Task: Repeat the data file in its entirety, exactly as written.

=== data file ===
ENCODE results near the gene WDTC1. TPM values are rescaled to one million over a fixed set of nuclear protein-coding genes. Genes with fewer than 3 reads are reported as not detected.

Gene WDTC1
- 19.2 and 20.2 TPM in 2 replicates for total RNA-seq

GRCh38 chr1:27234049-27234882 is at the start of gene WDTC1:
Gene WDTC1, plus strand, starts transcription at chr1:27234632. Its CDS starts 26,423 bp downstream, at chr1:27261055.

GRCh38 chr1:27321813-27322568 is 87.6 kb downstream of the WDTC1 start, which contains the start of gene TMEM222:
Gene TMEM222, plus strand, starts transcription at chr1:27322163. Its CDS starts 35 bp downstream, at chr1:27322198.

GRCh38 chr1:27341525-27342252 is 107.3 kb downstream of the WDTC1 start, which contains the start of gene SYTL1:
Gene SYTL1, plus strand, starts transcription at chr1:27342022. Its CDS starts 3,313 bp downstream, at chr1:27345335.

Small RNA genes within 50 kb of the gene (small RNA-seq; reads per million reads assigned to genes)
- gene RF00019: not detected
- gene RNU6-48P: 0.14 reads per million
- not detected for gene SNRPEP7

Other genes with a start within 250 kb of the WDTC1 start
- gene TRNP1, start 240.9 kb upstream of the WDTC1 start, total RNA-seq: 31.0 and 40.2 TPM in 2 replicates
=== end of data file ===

ENCODE results near the gene WDTC1. TPM values are rescaled to one million over a fixed set of nuclear protein-coding genes. Genes with fewer than 3 reads are reported as not detected.

Gene WDTC1
- 19.2 and 20.2 TPM in 2 replicates for total RNA-seq

GRCh38 chr1:27234049-27234882 is at the start of gene WDTC1:
Gene WDTC1, plus strand, starts transcription at chr1:27234632. Its CDS starts 26,423 bp downstream, at chr1:27261055.

GRCh38 chr1:27321813-27322568 is 87.6 kb downstream of the WDTC1 start, which contains the start of gene TMEM222:
Gene TMEM222, plus strand, starts transcription at chr1:27322163. Its CDS starts 35 bp downstream, at chr1:27322198.

GRCh38 chr1:27341525-27342252 is 107.3 kb downstream of the WDTC1 start, which contains the start of gene SYTL1:
Gene SYTL1, plus strand, starts transcription at chr1:27342022. Its CDS starts 3,313 bp downstream, at chr1:27345335.

Small RNA genes within 50 kb of the gene (small RNA-seq; reads per million reads assigned to genes)
- gene RF00019: not detected
- gene RNU6-48P: 0.14 reads per million
- not detected for gene SNRPEP7

Other genes with a start within 250 kb of the WDTC1 start
- gene TRNP1, start 240.9 kb upstream of the WDTC1 start, total RNA-seq: 31.0 and 40.2 TPM in 2 replicates